HD-28 candidate Eliz Markowitz raises $60,000 from more than 800 donors

HD-28 Texas

In the race to represent Fort Bend County, Eliz Markowitz is leading the field when it comes to small-donor fundraising. In her nearly 200-page campaign finance report, Markowitz detailed about $60,000 in contributions from 880 people. 

Markowitz, along with the rest of the candidates, released her 30-day campaign finance report on Tuesday. These filings are the last glimpse voters will have into the campaigns before early voting starts on Oct. 21. 

Many of the donors in Markowitz’s report gave $5 and $10, with some donating as little as $2. Though some contributors are repeat donors, she didn’t take any money from PACs. 

Of the money Markowitz has raised, she’s only spent about $16,000. Although Markowitz has an impressive amount of cash on hand, she remains a distant third when it comes to campaign liquidity.

Tricia Krenek is going into the home stretch with $113,067 in her coffers. Krenek raised $30,000 spent $67,000 and loaned her campaign $150,000.

Krenek takes second place in the largest personal loan to a campaign contest, that prize goes to Gary Gates who’s sunk $271,000 of his own money into his campaign.

Although Markowitz hasn’t had to loan her campaign any money, her impressive fundraising total is still only enough to get her second place in the donor primary.

Anna Allred released her fundraising numbers early and posted a total of about $160,000. Allred’s money came from just 140 donors — the majority of whom are physicians. Allred also took $123,500 from medical and anesthesiologist PACs and loaned her campaign $20,000.

Allred is burning through cash almost as fast as she’s raising it. She’s spent $142,234 on the race, more than $60,000 of which went to campaign consultants and PR firms. 

However, when it comes to campaign spending none of the candidates can top Gates. Gates has raised $265 from nine donors and spent $213,552. As in his six previous races, the multimillionaire is largely self-financing his campaign. 

Despite the low fundraising numbers, Gates doesn’t take the cake for the lowest reported fundraising total. That dubious honor goes to Sarah Laningham. 

Laningham reported a fundraising total of $100. She also reported $2,199 in campaign expenses and $100 cash on hand.

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HD-029 Ed Thompson 

Ed Thompson (R-Pearland) is a five-time representative with a reputation for shady campaign tactics. For more than a year, Thompson has been dogged by concerns about whether or not he had a stand-in during the 2018 Democratic primary.  

The questions stem from James Presley’s campaign. Presley, a Libertarian political writer, announced his decision to run for the Democratic nomination. 

Having spent many years in San Antonio, Presley was a virtual unknown in the district when he beat primary opponent Dylan Wilde Forbis Forbis 59.7 percent to 40.3 percent. Presley didn’t raise any money and he didn’t do any campaigning.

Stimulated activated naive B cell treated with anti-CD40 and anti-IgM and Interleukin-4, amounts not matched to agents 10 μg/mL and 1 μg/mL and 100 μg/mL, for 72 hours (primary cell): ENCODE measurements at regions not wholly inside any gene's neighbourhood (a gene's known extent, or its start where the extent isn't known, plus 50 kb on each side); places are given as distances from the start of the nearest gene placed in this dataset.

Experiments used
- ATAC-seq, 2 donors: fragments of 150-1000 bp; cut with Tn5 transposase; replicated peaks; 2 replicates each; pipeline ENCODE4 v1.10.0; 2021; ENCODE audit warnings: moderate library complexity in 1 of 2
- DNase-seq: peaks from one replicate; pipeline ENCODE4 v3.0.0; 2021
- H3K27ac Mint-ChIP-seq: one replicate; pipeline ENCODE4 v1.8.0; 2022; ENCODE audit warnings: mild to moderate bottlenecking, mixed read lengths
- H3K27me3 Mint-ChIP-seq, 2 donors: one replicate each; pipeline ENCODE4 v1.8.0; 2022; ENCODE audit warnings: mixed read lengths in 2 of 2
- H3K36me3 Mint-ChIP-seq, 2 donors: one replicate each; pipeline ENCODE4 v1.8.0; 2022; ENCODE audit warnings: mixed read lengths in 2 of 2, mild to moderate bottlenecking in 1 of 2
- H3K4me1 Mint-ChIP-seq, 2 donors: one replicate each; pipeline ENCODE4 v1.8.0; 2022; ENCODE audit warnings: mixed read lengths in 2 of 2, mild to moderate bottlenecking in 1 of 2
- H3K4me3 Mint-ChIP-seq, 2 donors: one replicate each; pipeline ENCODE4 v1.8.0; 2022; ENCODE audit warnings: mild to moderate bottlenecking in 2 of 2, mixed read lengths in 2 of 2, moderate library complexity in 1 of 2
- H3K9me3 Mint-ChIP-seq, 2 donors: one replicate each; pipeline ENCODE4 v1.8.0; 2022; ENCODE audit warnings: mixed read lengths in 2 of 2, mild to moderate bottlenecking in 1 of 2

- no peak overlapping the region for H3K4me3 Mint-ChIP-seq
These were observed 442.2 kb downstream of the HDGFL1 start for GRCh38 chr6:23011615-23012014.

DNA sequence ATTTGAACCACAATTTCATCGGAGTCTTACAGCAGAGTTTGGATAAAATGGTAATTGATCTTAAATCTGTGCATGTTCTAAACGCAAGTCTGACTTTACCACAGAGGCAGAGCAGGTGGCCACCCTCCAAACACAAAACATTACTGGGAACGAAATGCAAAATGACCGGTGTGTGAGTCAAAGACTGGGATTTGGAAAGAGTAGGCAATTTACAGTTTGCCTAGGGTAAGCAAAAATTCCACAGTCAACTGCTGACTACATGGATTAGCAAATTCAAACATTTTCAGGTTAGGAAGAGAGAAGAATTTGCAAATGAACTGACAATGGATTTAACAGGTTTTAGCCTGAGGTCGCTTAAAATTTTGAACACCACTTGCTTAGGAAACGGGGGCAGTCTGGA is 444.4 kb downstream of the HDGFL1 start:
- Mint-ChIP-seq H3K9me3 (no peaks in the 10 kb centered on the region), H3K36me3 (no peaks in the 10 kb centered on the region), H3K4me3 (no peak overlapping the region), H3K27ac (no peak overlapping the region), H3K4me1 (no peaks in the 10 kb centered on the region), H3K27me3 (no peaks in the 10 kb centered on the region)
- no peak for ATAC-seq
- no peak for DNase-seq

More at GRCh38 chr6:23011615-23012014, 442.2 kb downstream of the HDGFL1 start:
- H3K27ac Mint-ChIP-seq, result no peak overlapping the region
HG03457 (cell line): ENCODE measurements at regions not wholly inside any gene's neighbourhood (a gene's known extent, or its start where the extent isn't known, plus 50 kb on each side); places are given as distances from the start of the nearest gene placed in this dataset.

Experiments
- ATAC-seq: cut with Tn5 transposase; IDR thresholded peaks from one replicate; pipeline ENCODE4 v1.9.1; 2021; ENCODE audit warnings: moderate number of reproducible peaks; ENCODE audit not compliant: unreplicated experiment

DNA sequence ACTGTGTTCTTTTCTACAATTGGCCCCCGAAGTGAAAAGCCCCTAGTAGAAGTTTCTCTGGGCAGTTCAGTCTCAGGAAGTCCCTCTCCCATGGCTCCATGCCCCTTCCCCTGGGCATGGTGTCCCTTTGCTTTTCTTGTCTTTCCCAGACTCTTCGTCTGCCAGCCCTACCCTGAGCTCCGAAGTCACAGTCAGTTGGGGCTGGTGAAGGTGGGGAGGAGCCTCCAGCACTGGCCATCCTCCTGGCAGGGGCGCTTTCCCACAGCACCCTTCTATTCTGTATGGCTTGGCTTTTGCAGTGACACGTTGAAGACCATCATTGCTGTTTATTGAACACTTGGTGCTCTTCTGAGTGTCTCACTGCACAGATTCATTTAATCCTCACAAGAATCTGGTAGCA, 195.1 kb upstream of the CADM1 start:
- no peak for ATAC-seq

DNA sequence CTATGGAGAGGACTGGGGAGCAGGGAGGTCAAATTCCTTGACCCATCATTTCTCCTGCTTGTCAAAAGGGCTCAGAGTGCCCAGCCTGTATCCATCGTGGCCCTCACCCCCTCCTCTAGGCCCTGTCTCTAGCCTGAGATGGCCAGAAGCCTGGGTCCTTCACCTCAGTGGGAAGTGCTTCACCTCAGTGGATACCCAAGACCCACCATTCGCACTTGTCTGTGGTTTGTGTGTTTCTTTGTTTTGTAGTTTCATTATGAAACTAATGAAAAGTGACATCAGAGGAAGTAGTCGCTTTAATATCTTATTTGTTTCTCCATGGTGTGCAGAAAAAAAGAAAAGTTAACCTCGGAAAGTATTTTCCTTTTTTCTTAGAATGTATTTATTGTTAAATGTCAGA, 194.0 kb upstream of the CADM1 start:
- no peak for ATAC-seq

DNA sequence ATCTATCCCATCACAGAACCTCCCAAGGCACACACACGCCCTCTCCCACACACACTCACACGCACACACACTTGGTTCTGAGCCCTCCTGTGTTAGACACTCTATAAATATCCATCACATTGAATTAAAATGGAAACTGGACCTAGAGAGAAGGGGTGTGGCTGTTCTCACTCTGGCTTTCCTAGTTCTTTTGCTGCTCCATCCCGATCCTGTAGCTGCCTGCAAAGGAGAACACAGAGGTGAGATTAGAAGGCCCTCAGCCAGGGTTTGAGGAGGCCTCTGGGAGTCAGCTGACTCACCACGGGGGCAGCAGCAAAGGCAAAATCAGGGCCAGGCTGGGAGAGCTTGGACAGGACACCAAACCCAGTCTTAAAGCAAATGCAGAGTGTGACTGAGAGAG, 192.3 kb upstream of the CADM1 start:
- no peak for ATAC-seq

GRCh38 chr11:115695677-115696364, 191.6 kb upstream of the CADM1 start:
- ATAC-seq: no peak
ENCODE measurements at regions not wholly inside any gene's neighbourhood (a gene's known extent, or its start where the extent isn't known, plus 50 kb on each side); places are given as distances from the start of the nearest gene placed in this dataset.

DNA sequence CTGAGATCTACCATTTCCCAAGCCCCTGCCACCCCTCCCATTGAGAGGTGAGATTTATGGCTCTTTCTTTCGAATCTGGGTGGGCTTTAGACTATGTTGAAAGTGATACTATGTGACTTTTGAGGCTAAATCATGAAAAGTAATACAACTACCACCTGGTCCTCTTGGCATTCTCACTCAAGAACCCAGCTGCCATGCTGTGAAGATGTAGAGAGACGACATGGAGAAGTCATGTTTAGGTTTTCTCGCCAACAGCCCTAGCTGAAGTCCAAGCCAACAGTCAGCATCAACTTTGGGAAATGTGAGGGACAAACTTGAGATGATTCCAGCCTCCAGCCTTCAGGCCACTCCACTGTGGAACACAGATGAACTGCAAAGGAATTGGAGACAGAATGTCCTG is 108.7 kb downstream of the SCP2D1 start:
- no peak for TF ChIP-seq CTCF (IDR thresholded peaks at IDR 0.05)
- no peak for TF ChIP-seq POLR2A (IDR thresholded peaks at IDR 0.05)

Although a lackadaisical attitude towards campaigning is unusual, it generally isn’t enough for corruption allegations to start flying. But Presley’s decision to drop out of the race after he secured the nomination led to concerns by some that he was a Thompson stooge.

Under Texas law, a candidate has to file a declaration of candidacy with the Texas Secretary of State or the county judge no later than 5 p.m. on the 78th day before the general election. The 2018 general election was held on Nov. 6. 

Presley announced he was dropping out of the race on Aug. 18 — 79 days before the election and one day after the write-in deadline, which prevented Forbis from filing to run as a Democrat. 

Along with possibly unethical campaigning, Thompson is also known for his anti-vaxxer sentiments. 

He opposed mandatory vaccinations for foster children and voted against a bill that would have let unvaccinated teenagers consent to vaccines.  

HD-043 J.M. Lozano 

J.M. Lozano (R-Kingsville) is a five-time representative who defected when his district was redrawn. Before he ran for office, Lozano was a rising star in Democratic politics. 

He’d interned for state Sen. Carlos Truan during college and worked in U.S. Rep. Ruben Hinojosa’s district office after he graduated. When Lozano first ran for office in 2010, he won his seat as a Democrat.

However, after the 2010 Census, Lozano’s district was gerrymandered so that it leaned Republican.  

When Lozano learned he had a better shot at staying in office as a Republican than as a Democrat he discovered he was pro-oil, pro-life and pro-business. He decided the Republican Party was where he needed to be.  

After jumping ship, Lozano supported confidentiality agreements in sexual harassment settlements, opposed equal pay for public employees, and authored a bill that would have made it more difficult for veterans to access their tuition benefits. 

HD-115 Julie Johnson  

Julie Johnson (D-Dallas) is the first openly gay representative from Dallas County. In the most recent legislative session, she opposed a bill that would have increased penalties for protesting pipeline construction. She voted against a bill allowing guns in places of worship and voted to reduce the tax burden on homes damaged during a natural disaster. 

Johnson authored a bill that decriminalized cannabis possession and voted in favor of creating administrative penalties for sexual assault on college campuses. She supported a bill that would have let first responders injured in the line of duty go to college tuition-free. 

She opposed the elimination of the plumbing board and supported the expansion of public information requirements.